RIP Hazel Dickens

I remember first hearing this song many, many years ago. It still haunts me.

[“Black Lung” lyrics transcript on the Youtube video page]

Hazel Dickens, a pioneer of bluegrass music from West Virginia, has died. She was 75. Aged 75, Dickens gave her last public performance in March at SXSW in Austin, Texas. A pioneer of the 60s folk music protest movement, and a rare exemplar of Appalachian bluegrass traditions, her songs brought many forms of injustice to wider attention. With her ’60s music partner Alice Gerrard, they researched old songs from the suffragist movement and worked them into their sets.

On Nov. 16, 2007, Dickens was among the first class of inductees into the West Virginia Music Hall of Fame. Michael Lipton, founder of the Hall of Fame recalled the magic of that evening as well as remembered visiting her at her home in Georgetown about two years ago when she donated her bass to the hall.

“She was a tough, strong woman who blazed a trail that many would follow,” Lipton stated in response to an e-mail seeking comment. “She put both the classic labor issues and the haunting, compelling beauty of West Virginia into words — and sang them in that timeless style that cut to your soul,” Lipton wrote.

“Hazel was as much a part of West Virginia as West Virginia was a part of her,” Lipton wrote. “You could learn volumes in her presence — and you could feel the history of the state in her voice,” Lipton wrote. “Sadly, the same issues she championed for decades — labor rights, equality for women and a respect for God’s earth — are very much in the news today.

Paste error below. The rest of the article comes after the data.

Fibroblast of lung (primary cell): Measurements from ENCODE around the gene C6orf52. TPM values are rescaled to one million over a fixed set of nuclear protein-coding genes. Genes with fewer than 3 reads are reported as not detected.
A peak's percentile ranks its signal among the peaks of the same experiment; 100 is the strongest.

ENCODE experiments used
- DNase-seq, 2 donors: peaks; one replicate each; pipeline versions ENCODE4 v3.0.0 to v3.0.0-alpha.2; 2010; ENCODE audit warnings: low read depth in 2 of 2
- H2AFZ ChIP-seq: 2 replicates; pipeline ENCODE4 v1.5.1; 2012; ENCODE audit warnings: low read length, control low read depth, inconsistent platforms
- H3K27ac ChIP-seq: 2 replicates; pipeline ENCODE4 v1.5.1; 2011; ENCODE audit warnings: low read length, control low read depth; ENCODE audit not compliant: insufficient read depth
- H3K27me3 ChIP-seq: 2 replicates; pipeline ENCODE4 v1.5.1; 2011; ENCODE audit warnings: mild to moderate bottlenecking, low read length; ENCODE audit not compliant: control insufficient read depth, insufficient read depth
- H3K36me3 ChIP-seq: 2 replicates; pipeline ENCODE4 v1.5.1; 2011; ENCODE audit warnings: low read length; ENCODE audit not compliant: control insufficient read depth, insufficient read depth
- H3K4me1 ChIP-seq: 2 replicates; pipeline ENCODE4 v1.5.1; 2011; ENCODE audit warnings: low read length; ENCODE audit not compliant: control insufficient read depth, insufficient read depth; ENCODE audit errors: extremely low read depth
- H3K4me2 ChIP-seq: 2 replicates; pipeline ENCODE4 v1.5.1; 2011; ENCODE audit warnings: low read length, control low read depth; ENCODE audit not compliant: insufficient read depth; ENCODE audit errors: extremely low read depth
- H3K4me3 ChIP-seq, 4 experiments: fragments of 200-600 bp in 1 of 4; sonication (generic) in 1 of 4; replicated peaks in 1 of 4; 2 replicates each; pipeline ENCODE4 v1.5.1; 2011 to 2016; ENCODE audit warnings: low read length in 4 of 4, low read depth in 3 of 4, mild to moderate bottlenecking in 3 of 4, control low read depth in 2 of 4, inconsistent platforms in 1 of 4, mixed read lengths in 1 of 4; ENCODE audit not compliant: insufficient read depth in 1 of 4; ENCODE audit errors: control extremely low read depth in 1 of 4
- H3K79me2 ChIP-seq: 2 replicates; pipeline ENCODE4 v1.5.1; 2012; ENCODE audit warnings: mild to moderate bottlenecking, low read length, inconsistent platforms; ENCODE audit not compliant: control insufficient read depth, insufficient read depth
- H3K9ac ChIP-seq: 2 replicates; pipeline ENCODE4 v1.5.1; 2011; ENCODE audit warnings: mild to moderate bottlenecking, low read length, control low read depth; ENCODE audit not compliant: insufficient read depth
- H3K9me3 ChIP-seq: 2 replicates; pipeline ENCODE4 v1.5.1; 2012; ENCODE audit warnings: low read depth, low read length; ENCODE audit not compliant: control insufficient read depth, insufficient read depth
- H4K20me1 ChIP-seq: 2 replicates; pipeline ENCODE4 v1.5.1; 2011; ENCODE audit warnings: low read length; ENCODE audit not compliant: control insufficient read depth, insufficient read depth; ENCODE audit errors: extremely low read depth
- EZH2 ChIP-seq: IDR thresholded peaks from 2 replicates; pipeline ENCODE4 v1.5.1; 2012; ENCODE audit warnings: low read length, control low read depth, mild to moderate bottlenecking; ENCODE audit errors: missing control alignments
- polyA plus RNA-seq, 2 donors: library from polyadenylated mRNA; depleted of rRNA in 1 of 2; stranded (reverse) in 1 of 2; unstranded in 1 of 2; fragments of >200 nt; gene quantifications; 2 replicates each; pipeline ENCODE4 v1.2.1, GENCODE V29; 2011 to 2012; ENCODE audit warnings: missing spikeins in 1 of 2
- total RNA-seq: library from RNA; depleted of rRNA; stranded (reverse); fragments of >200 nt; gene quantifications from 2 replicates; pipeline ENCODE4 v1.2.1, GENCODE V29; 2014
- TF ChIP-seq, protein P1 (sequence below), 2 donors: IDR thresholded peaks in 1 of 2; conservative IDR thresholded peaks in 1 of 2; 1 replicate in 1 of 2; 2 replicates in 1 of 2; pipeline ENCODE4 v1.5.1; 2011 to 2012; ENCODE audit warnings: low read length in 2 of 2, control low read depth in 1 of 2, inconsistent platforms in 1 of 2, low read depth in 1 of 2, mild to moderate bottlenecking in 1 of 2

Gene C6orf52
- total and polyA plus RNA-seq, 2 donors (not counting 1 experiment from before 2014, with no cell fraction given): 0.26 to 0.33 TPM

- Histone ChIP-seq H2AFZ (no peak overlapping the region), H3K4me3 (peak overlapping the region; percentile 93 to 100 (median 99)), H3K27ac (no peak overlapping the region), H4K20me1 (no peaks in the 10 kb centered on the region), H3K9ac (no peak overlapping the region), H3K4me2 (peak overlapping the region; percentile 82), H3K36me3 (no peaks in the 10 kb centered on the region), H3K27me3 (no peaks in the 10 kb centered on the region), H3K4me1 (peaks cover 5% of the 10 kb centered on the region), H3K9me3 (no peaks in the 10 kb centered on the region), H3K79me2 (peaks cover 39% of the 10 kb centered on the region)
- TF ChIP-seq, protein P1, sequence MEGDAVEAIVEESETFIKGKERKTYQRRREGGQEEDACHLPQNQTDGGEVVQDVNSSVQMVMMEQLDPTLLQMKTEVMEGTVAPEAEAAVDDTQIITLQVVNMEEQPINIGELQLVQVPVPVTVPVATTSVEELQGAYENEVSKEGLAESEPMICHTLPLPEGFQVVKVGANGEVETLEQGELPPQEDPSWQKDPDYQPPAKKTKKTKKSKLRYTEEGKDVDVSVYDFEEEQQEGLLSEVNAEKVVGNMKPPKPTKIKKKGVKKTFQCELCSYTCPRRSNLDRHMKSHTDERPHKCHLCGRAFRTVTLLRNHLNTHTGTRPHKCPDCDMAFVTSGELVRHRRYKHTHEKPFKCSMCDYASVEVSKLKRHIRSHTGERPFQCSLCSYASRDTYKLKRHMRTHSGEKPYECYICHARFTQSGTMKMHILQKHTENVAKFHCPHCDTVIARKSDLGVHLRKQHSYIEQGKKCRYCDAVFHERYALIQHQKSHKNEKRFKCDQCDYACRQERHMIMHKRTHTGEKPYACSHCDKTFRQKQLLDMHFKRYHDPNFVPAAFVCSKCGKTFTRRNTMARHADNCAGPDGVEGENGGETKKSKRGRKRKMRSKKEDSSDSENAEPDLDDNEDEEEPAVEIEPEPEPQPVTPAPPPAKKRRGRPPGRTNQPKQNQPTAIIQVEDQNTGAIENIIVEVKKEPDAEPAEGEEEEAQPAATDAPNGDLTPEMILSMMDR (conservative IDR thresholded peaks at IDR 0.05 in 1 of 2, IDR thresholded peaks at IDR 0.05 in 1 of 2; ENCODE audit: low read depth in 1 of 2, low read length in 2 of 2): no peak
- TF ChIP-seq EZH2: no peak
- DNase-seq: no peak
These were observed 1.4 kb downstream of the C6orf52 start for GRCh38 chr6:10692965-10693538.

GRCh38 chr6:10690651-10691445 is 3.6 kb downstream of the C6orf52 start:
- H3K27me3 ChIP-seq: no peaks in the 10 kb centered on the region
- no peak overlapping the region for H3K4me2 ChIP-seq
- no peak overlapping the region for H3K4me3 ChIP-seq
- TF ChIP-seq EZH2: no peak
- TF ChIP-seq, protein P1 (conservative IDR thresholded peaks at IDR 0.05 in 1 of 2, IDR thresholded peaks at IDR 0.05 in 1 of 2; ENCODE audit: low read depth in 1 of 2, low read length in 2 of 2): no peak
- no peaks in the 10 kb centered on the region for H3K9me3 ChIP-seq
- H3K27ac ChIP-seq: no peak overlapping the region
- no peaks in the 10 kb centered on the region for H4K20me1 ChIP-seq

“When she was inducted in 2007, Alison Krauss jumped at the chance to present her award, calling her an inspiration and hero,” Lipton wrote. “More recently, her songs and her spirit helped inspire Kathy Mattea to record her ‘Coal’ CD and take a stand on mining. People with strength and conviction are a rare breed and the battles they fight benefit us all.”

Categories: arts & entertainment, history, Life

Tags: , , , ,

5 replies

  1. Thanks for this tigtog, I had never heard of Hazel Dickens before this post and lost most of my morning to reading about her, her history and politics, the history of mining in West Virginia, and downloading some of her music, and trying to learn the melody for ‘Custom Made Woman Blues’. I think I’m in love.

  2. Though my Legal Ethics Report due tomorrow may turn out to be ‘Uh…don’t know, but I CAN tell you all about Hazel Dickens!’

  3. I hadn’t heard this before. Thanks. I do know the Tom Paxton song that Julie Felix sang – that give me shivers, especially the chorus:
    Oh, the rockslide may not get you,
    The fire might pass you by.
    When the gas goes up,
    It might not be your time to die;
    But every year gets harder
    To draw a simple breath
    When the black lung gets you,
    That’s the kiss of death.
    And this the price they pay for our fuel.

%d bloggers like this: